Summer 2021 

Wednesday, June 16 at 3:00 pm

Graduate Student Seminar - Alex Charbonneau

Friday, June 18 at 3:00 pm 

Graduate Student Seminar - Mackenzie Lynes 

Thursday, July 8 at 9:00 am

PhD Defense in Biochemistry Nicholas Reichart

Friday, July 9 at 11 am 

Byker Auditorium

Micah J Schaible, Ph.D., Research Scientist at Georgia Institute of Technology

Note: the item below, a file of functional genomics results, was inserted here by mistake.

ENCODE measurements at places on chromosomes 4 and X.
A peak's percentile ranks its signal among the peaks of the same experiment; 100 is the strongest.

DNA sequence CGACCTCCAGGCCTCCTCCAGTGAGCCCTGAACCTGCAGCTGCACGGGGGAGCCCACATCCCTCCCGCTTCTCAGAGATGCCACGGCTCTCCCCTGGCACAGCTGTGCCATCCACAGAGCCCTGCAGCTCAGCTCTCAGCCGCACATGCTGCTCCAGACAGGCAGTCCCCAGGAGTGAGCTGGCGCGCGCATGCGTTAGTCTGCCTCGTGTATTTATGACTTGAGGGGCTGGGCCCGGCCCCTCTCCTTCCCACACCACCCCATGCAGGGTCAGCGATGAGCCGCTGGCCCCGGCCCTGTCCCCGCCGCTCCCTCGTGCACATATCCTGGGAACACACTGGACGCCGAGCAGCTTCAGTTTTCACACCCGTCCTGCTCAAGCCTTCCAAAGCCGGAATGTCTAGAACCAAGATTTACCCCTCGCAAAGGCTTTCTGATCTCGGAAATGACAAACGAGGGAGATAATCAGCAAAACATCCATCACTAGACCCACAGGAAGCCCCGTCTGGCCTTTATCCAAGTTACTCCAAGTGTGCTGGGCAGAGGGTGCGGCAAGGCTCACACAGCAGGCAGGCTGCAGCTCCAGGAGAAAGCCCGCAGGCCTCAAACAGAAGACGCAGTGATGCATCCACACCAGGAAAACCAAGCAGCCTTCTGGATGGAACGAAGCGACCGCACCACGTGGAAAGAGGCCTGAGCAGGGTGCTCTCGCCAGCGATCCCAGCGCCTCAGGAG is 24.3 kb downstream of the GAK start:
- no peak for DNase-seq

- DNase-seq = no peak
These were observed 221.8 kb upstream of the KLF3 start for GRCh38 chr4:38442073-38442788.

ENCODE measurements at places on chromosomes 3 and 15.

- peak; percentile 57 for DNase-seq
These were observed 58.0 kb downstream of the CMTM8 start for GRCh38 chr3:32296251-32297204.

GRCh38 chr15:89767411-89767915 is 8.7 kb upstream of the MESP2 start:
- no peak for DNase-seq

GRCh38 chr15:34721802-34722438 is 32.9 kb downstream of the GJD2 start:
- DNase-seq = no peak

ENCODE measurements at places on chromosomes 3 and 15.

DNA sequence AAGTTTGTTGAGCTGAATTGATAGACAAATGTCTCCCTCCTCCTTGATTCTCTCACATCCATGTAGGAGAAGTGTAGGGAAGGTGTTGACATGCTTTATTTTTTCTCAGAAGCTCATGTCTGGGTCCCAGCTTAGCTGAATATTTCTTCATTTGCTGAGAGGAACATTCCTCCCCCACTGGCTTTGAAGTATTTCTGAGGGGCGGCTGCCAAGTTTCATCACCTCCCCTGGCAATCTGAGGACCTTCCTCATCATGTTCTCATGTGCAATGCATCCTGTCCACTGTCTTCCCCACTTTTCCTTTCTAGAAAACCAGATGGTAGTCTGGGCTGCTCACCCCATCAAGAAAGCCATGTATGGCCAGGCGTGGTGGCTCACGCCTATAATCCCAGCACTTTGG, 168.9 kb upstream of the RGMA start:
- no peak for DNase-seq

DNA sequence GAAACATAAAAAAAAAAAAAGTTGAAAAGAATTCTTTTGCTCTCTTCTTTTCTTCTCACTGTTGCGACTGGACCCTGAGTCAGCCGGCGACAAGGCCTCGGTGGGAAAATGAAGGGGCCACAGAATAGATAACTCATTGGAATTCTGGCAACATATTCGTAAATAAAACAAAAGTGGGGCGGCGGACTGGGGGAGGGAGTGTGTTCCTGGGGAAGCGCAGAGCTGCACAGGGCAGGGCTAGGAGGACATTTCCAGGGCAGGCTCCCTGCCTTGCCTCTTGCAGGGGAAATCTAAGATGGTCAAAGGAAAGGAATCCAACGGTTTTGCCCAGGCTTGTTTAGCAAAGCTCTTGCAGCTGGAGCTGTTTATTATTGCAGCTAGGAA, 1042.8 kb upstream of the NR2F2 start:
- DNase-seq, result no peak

Radiation is ubiquitous in space. Objects such moons and asteroids are directly exposed to radiation which modifies their surfaces and ejects species into the exosphere. While radiation damage of biomolecules is a well-known risk to human explorers in space, it can also form relatively complex species (e.g. amino acids) from simple molecular precursors (e.g. CO, H2O, and NH3). Such molecules could be delivered to young planets by asteroid and comet impactors, and these may provide an important source materials for origins of life. My work explores how radiation from stars modifies the chemical and physical characteristics of airless bodies, and how the effects of radiation can be used to understand the origins of the Solar System. Through combined computational and experimental simulations, I construct quantitative models of ionizing radiation effects in both icy and rocky materials to help explain spacecraft observations, predict environmental conditions, and to evaluate potential resources that will aid in furure space exploration.